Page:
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ASEAN ministers to discuss growth and resilience

30 Mar 2018

Siow Li Sen


They will also address issues linked to infrastructure projects at upcoming meet


Asean finance ministers will be looking at ways to sustain growth, boost resilience and foster innovation when they meet here next week.


Singapore Finance Minister Heng Swee Keat told a briefing yesterday that the region's progress over the past 50 years has been remarkable.


Its rapid urbanisation is making infrastructure development a key priority for the region, yet there is a substantial financing gap.


The Asian Development Bank estimates Asean's infrastructure needs to be US$2.8 trillion (S$3.67 trillion) between 2016 and 2030, or about US$184 billion a year.


It is not possible for governments to fund these needs alone and ministers have to look at better mobilisation of private capital, Mr Heng said. "We need to create greater awareness of infrastructure projects within Asean, as well as to better understand the potential investors' needs," he added.


Singapore will host the 8th World Bank-Singapore Infrastructure Finance Summit on April 5.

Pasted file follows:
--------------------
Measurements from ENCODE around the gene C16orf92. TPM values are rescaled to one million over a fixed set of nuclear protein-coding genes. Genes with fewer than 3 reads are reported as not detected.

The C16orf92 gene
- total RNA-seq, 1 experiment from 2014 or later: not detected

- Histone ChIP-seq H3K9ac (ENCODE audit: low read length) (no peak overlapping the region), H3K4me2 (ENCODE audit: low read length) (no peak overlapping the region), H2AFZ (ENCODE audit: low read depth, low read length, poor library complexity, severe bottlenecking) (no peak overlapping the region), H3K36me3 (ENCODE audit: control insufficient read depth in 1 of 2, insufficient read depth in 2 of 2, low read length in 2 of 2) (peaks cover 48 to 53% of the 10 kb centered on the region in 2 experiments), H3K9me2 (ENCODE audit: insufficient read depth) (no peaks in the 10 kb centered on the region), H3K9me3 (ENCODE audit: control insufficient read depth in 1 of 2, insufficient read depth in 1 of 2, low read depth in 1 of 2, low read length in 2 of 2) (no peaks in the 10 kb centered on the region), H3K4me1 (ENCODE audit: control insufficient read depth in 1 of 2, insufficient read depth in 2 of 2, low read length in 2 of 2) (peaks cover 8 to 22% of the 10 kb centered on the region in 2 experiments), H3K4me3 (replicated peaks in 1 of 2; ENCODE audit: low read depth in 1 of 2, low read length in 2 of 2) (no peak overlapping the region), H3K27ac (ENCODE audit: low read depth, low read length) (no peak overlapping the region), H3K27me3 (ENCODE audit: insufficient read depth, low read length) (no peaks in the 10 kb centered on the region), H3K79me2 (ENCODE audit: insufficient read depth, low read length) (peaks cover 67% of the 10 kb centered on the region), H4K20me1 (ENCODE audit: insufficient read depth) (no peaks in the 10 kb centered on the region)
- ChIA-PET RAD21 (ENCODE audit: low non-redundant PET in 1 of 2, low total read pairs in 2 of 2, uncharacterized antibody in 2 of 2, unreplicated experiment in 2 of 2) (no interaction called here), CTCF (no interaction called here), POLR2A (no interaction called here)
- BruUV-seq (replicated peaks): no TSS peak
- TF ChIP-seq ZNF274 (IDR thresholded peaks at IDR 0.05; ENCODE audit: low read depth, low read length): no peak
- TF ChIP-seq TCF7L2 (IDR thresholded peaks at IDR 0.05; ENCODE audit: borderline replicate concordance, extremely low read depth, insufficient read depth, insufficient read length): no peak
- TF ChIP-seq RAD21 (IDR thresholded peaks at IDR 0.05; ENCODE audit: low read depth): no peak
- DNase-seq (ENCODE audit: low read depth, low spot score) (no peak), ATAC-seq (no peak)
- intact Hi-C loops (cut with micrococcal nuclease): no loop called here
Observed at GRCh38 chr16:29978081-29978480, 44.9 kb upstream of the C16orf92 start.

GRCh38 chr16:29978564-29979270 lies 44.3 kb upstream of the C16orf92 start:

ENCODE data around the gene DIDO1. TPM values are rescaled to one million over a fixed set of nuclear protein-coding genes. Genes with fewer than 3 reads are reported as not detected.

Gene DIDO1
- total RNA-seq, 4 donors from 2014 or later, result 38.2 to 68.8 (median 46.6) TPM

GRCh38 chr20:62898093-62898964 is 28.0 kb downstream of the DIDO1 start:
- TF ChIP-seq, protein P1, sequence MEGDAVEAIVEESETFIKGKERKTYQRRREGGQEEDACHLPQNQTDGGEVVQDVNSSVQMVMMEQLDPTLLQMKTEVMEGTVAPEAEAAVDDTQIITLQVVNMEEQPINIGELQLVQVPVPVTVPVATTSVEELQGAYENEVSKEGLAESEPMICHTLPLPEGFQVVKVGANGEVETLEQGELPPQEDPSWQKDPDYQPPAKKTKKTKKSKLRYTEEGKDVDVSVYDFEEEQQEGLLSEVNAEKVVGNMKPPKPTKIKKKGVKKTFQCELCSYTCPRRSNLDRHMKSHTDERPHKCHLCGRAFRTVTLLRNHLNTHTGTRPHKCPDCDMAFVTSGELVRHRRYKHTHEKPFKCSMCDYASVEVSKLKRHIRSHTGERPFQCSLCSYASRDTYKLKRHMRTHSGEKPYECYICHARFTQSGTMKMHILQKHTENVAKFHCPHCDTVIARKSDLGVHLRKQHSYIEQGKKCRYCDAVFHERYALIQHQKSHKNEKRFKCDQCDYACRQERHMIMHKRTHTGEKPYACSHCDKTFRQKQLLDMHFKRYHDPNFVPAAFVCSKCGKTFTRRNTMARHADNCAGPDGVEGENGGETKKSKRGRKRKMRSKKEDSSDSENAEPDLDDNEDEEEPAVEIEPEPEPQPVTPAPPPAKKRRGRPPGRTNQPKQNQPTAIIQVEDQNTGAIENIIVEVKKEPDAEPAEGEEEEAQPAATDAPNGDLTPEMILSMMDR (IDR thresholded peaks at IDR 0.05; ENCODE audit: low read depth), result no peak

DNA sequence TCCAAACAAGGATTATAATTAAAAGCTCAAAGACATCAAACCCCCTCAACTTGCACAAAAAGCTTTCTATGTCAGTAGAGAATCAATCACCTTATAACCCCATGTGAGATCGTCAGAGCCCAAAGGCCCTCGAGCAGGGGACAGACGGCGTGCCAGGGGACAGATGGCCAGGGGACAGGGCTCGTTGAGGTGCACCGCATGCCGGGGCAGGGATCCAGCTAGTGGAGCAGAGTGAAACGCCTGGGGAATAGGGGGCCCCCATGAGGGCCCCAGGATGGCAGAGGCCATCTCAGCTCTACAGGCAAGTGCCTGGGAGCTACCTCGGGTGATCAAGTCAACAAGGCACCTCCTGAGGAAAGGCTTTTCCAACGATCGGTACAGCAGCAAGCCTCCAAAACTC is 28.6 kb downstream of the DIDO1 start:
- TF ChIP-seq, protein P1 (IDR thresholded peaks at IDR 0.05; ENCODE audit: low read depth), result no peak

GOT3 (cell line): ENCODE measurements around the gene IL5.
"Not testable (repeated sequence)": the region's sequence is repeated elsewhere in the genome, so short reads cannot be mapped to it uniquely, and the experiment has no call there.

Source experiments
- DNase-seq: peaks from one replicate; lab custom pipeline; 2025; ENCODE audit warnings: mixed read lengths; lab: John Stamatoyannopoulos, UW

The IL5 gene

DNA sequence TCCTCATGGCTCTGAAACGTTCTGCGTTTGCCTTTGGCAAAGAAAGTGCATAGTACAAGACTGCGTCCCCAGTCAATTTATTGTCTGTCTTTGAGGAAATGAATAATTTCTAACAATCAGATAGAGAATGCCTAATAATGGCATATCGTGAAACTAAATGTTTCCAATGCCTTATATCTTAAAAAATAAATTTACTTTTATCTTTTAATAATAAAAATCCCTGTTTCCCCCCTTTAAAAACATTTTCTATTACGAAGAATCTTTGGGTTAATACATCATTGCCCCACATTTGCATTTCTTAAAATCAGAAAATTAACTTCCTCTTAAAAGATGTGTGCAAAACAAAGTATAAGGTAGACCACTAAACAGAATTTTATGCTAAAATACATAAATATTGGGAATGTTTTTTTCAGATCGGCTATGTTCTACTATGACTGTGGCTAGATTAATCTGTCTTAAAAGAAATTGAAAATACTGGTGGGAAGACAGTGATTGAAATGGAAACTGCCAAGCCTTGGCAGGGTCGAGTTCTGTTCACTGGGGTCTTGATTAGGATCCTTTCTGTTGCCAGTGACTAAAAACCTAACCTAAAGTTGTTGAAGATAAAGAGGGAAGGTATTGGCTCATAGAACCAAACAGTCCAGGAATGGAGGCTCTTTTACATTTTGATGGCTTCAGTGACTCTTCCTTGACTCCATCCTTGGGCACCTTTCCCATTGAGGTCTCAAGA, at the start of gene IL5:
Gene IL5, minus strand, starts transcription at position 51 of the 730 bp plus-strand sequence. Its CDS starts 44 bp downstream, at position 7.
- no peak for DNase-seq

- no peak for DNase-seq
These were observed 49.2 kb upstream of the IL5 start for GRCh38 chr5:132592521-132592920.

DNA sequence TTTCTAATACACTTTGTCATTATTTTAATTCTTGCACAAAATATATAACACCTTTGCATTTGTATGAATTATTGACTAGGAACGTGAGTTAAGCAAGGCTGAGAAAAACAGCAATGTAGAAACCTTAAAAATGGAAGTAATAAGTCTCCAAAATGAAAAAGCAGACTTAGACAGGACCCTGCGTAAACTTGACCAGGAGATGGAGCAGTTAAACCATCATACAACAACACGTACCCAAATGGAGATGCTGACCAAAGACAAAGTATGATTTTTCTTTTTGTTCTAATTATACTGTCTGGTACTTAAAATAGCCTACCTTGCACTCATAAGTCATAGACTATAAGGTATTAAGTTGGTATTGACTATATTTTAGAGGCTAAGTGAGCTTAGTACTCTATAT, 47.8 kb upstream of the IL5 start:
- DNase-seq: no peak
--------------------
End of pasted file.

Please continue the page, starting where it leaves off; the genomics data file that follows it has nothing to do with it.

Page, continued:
We have to work very hard to ensure it does not escalate because at the end of the day, a trade war will benefit nobody and it will damage all economies.


FINANCE MINISTER HENG SWEE KEAT, on keeping watch in the midst of US trade measures against China.




Finance ministers will participate in talks with potential investors to promote greater capital participation in the infrastructure projects.


Later in the year, Singapore will organise the annual Asia-Singapore Infrastructure Roundtable.


Mr Heng noted that an interesting trend is that global investors are increasingly factoring in sustainability considerations.


"To tap this, we will need to find ways to enhance sustainable and green financing within Asean."


Another area of focus is how to strengthen resilience against unexpected events or attacks, he said.


Several Asean states remain highly exposed to natural disasters but disaster financing has not kept pace with economic growth, resulting in a widening protection gap.


"We will focus on enhancing disaster resilience, and support initiatives which enhance Asean's ability to cope with and recover from such shocks," noted Mr Heng.


Another emerging risk is cyber security, he said, noting that there is room for regulators to enhance collaboration and build capacity to lift resilience in the financial sector.


Innovation can be boosted by nations backing new processes in fintech, which can promote financial inclusion for underserved and unbanked segments of society.


Singapore and Thailand are already studying the link-up of each other's real-time retail payment systems, for example.


Within Asean there continues to be strong support for free trade and integration, he said.


He added Singapore is monitoring the American trade measures and rising tensions with China: "We have to work very hard to ensure it does not escalate because at the end of the day, a trade war will benefit nobody and it will damage all economies."